that's your business (they are, after all, 'just
text' so you could make them by hand if you
wanted. But man, that would probably be a big
Now, I say they
are text files, and yet once you get your copy of
MilkShape you will notice right away that
milkshape files are actually binary with the file
extension .ms3d That is the format you need to be
able to EDIT the file with milkshape, and you
should keep all your models around in some folder
with this format.
But to be used
by Rocket Club you have to 'export' your model as
a text file (This function is built into
Milkshape, which can export to a zillion game
formats, so you can make models for half life,
etc. Select 'Milkshap Ascii' from the export list
and let the file have a '.txt' extension)
Rocket Club uses
the MilkShape ASCII exporter as that felt
like the most common ground (and meant that you
could make one manually, someone could easily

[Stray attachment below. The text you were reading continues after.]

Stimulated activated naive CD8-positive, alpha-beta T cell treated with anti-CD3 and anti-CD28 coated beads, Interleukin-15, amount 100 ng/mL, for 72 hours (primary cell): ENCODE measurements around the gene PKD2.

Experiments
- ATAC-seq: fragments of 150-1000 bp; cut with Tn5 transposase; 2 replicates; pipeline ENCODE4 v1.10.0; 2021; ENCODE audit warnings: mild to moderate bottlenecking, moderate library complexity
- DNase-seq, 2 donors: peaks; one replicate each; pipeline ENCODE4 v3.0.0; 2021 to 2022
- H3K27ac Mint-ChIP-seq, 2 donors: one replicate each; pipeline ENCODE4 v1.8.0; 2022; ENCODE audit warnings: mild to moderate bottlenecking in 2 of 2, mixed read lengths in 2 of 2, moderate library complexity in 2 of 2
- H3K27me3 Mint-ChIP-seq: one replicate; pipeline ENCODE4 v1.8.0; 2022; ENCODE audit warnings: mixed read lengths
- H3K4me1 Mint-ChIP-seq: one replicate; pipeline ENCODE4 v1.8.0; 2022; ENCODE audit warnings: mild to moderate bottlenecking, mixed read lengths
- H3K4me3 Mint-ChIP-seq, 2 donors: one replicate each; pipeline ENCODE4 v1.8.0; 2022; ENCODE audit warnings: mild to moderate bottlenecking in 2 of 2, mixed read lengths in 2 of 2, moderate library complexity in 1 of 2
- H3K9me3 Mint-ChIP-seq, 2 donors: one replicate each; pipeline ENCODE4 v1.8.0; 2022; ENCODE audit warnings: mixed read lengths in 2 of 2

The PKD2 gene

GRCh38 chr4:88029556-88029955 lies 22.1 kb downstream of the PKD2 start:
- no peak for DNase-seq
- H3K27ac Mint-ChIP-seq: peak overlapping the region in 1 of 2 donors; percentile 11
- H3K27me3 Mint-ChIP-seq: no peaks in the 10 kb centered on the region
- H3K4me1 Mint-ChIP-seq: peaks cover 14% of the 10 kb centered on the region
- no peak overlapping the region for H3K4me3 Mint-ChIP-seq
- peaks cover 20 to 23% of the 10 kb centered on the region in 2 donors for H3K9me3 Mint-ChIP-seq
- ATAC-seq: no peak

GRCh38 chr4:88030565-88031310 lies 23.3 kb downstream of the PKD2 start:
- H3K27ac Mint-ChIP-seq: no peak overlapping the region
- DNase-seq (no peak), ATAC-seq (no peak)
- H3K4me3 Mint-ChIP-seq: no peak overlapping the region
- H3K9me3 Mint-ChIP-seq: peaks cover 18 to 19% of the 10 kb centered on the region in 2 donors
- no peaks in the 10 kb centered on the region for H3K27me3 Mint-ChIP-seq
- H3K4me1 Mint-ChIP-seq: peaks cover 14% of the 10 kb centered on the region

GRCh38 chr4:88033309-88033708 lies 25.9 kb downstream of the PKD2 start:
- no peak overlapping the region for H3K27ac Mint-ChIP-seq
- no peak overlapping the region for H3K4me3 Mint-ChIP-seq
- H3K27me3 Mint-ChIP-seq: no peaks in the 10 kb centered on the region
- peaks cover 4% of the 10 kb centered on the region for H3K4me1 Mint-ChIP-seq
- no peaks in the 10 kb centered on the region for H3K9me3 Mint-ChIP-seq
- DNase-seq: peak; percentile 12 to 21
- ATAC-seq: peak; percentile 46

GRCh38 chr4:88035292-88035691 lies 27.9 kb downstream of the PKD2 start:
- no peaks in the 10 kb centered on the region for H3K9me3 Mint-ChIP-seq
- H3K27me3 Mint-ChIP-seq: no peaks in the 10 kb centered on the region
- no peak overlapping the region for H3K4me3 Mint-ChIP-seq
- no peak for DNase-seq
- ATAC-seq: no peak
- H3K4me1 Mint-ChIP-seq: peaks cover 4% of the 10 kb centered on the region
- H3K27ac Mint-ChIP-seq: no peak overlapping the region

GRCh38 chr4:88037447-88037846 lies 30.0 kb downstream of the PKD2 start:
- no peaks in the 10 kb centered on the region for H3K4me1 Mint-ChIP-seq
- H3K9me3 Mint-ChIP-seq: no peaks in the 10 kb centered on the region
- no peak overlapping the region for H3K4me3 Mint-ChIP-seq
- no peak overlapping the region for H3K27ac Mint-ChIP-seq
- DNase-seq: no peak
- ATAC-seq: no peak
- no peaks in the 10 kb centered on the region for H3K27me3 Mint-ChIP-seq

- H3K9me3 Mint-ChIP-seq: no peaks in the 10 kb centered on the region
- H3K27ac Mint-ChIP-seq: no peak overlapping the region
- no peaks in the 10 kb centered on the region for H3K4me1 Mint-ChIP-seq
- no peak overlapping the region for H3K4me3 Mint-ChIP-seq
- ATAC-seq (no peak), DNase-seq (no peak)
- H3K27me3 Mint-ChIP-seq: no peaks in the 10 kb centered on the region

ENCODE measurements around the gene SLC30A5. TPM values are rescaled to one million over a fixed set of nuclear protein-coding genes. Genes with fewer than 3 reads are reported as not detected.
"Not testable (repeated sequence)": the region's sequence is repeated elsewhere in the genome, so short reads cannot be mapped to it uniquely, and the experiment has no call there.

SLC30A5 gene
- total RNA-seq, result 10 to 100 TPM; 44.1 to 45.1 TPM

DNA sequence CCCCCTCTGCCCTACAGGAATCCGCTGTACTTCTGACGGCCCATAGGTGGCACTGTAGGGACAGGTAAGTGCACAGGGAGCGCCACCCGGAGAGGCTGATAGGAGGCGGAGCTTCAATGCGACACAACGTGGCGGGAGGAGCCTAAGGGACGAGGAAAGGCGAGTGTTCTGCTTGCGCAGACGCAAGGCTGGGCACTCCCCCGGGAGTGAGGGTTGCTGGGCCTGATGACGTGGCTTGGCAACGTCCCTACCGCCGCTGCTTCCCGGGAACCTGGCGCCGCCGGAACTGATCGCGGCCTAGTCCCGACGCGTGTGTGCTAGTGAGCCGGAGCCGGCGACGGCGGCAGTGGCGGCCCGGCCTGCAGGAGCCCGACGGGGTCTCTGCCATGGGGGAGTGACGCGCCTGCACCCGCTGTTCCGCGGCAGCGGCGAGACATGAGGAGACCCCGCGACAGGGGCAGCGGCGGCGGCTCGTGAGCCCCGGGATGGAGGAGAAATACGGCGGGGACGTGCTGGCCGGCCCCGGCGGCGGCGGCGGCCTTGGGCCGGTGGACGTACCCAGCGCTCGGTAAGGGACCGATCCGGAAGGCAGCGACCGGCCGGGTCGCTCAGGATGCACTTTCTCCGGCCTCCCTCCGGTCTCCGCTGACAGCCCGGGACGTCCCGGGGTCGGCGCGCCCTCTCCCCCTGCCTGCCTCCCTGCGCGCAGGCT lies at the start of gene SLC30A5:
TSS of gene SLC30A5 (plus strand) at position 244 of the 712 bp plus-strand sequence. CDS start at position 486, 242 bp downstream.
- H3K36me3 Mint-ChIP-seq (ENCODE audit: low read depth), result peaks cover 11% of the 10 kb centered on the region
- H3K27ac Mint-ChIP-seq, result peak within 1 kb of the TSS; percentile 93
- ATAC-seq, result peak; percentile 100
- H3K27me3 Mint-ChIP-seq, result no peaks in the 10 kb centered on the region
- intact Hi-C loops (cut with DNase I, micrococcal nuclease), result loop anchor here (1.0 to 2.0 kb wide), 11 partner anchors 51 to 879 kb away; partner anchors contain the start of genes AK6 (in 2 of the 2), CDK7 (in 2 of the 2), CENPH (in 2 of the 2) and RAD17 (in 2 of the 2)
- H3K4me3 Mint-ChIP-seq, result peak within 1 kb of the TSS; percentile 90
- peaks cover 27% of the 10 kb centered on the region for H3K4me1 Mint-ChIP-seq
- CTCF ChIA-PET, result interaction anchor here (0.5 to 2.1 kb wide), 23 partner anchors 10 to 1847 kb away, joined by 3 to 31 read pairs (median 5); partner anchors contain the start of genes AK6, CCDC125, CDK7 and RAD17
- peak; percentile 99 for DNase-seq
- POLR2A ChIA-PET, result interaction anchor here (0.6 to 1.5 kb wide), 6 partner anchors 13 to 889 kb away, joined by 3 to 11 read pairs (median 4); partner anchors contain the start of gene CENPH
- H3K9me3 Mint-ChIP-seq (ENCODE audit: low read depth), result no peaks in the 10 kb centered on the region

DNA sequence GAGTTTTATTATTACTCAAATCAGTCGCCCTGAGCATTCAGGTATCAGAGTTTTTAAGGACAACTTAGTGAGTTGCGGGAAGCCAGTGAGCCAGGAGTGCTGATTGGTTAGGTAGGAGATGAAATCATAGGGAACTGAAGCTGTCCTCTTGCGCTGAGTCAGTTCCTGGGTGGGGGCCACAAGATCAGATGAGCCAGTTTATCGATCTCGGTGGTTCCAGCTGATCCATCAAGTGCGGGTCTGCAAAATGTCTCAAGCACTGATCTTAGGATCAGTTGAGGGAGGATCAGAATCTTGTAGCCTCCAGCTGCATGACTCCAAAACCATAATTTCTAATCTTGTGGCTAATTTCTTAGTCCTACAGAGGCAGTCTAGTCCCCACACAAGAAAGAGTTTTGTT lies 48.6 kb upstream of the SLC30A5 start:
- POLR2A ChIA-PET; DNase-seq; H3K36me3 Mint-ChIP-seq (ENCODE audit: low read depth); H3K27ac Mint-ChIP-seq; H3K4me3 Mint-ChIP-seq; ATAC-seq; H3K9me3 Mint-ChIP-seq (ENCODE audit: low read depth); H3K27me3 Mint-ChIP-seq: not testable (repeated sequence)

make something that generated the same format
you have any interest in learning about making 3D
models, and can't afford 3D Studio Max (thousands
of dollars) and don't want to steal illegal
copiez of it (good for you!), I strongly
recommend MilkShape, and you should tell your
folks it will prepare you for a lucrative career
later in life. Just don't let them see that naked
mole rat monster model you've been working on!
Texture Editor. I suggest MapZone (free) for generating
interesting texture 'tiles' (images which can be
laid end to end and not show an obvious line
between them) for your models. MapZone definitely
fell through a crack from an alternate universe,
being both simple and complex at the same time.
Then I suggest Gimp (free) as a
way-too-powerful image editing program, which
amongst other things lets you add an alpha
channel to your images (important for the
particle system). See table above for links.
Unlike 3D models where Rocket Club *only*
supports the MilkShape Ascii file format, you can
use any image editors you like, so long as the
final output is something RC can use, like jpg or
OK, you now
officially know little enough to be dangerous!
Remember: BACKUP YOUR WORK and ONLY MODIFY COPIES OF OTHER PEOPLE'S WORK.
Time to have